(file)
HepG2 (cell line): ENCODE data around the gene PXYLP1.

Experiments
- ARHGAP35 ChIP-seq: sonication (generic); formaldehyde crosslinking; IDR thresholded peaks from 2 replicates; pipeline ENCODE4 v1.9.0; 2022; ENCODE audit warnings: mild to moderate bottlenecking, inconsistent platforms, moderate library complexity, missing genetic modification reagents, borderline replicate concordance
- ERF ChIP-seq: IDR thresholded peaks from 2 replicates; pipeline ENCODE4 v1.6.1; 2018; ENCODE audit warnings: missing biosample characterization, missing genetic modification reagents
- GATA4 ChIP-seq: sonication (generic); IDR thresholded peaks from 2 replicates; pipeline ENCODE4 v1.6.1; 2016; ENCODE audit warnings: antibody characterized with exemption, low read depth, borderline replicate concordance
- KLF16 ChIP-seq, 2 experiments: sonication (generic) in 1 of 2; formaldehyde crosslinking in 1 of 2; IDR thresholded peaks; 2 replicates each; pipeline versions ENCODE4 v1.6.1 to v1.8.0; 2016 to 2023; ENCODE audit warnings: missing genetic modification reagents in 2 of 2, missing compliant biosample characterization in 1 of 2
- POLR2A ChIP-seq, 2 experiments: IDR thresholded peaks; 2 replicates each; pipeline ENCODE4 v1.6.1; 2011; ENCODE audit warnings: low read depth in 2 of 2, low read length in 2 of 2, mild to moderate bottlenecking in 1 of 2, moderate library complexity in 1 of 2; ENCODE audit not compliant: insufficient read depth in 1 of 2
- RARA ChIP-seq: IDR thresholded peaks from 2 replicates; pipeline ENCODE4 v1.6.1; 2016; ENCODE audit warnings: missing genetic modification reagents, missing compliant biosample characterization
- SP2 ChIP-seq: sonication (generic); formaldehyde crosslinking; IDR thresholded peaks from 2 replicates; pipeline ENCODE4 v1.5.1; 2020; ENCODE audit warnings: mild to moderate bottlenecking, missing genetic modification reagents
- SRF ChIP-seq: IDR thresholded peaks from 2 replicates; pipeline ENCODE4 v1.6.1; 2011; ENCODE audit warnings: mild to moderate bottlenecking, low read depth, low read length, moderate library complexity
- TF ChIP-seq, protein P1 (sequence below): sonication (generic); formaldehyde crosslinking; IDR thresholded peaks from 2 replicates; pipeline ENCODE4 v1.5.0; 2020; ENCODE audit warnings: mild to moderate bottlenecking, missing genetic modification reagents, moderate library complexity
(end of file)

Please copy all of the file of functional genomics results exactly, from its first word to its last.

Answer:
HepG2 (cell line): ENCODE data around the gene PXYLP1.

Experiments
- ARHGAP35 ChIP-seq: sonication (generic); formaldehyde crosslinking; IDR thresholded peaks from 2 replicates; pipeline ENCODE4 v1.9.0; 2022; ENCODE audit warnings: mild to moderate bottlenecking, inconsistent platforms, moderate library complexity, missing genetic modification reagents, borderline replicate concordance
- ERF ChIP-seq: IDR thresholded peaks from 2 replicates; pipeline ENCODE4 v1.6.1; 2018; ENCODE audit warnings: missing biosample characterization, missing genetic modification reagents
- GATA4 ChIP-seq: sonication (generic); IDR thresholded peaks from 2 replicates; pipeline ENCODE4 v1.6.1; 2016; ENCODE audit warnings: antibody characterized with exemption, low read depth, borderline replicate concordance
- KLF16 ChIP-seq, 2 experiments: sonication (generic) in 1 of 2; formaldehyde crosslinking in 1 of 2; IDR thresholded peaks; 2 replicates each; pipeline versions ENCODE4 v1.6.1 to v1.8.0; 2016 to 2023; ENCODE audit warnings: missing genetic modification reagents in 2 of 2, missing compliant biosample characterization in 1 of 2
- POLR2A ChIP-seq, 2 experiments: IDR thresholded peaks; 2 replicates each; pipeline ENCODE4 v1.6.1; 2011; ENCODE audit warnings: low read depth in 2 of 2, low read length in 2 of 2, mild to moderate bottlenecking in 1 of 2, moderate library complexity in 1 of 2; ENCODE audit not compliant: insufficient read depth in 1 of 2
- RARA ChIP-seq: IDR thresholded peaks from 2 replicates; pipeline ENCODE4 v1.6.1; 2016; ENCODE audit warnings: missing genetic modification reagents, missing compliant biosample characterization
- SP2 ChIP-seq: sonication (generic); formaldehyde crosslinking; IDR thresholded peaks from 2 replicates; pipeline ENCODE4 v1.5.1; 2020; ENCODE audit warnings: mild to moderate bottlenecking, missing genetic modification reagents
- SRF ChIP-seq: IDR thresholded peaks from 2 replicates; pipeline ENCODE4 v1.6.1; 2011; ENCODE audit warnings: mild to moderate bottlenecking, low read depth, low read length, moderate library complexity
- TF ChIP-seq, protein P1 (sequence below): sonication (generic); formaldehyde crosslinking; IDR thresholded peaks from 2 replicates; pipeline ENCODE4 v1.5.0; 2020; ENCODE audit warnings: mild to moderate bottlenecking, missing genetic modification reagents, moderate library complexity